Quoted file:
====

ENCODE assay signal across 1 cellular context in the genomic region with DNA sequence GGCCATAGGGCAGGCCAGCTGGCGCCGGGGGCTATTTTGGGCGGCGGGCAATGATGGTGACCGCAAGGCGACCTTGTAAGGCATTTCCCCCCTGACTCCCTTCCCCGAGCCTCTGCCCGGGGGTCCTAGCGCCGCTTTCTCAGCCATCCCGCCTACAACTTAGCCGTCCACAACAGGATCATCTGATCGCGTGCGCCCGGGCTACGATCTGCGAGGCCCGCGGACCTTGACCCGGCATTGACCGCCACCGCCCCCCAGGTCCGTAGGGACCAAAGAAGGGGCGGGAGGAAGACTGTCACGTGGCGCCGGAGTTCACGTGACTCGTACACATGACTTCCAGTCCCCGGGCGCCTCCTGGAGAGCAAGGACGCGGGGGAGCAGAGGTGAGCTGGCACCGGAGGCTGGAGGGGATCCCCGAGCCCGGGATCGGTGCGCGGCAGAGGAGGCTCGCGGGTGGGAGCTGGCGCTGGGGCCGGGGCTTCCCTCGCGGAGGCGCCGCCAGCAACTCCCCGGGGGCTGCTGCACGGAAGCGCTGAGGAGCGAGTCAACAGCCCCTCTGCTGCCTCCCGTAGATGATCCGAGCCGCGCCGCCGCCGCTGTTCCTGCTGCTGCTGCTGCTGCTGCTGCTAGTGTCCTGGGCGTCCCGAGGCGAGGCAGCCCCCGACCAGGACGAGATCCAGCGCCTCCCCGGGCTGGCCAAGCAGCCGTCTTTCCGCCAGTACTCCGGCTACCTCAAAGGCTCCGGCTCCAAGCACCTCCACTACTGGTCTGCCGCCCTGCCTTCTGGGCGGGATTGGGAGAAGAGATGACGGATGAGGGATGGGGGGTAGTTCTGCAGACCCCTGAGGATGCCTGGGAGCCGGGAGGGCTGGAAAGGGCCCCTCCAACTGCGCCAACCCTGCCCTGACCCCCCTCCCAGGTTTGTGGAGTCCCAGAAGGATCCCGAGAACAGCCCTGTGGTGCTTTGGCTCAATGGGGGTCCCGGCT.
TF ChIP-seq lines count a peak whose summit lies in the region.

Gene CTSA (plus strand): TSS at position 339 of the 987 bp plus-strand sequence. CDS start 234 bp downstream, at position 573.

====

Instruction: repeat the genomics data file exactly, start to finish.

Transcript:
ENCODE assay signal across 1 cellular context in the genomic region with DNA sequence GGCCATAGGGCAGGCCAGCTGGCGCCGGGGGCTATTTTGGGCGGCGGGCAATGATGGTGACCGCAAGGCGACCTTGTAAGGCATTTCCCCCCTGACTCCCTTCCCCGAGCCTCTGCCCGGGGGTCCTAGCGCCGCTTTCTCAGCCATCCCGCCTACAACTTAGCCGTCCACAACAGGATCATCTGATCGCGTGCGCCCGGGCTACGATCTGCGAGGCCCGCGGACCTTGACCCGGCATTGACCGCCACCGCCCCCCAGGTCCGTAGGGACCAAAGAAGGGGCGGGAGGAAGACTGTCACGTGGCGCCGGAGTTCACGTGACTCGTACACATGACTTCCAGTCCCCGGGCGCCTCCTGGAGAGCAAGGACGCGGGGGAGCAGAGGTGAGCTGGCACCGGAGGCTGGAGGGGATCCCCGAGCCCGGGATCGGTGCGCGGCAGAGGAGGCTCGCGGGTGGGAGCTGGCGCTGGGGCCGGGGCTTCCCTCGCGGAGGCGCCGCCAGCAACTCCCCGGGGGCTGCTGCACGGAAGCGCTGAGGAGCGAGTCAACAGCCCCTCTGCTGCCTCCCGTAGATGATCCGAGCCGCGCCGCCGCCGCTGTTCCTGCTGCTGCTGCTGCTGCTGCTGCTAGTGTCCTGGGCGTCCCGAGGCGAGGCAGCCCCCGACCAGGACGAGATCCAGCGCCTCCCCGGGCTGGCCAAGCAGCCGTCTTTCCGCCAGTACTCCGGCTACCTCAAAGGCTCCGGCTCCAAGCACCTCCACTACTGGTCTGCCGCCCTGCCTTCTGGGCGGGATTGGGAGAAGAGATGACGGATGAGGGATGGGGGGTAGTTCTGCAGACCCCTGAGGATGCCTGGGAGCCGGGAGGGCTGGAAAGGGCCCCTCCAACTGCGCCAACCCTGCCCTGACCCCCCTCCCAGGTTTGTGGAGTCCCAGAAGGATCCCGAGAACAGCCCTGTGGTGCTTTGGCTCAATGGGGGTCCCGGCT.
TF ChIP-seq lines count a peak whose summit lies in the region.

Gene CTSA (plus strand): TSS at position 339 of the 987 bp plus-strand sequence. CDS start 234 bp downstream, at position 573.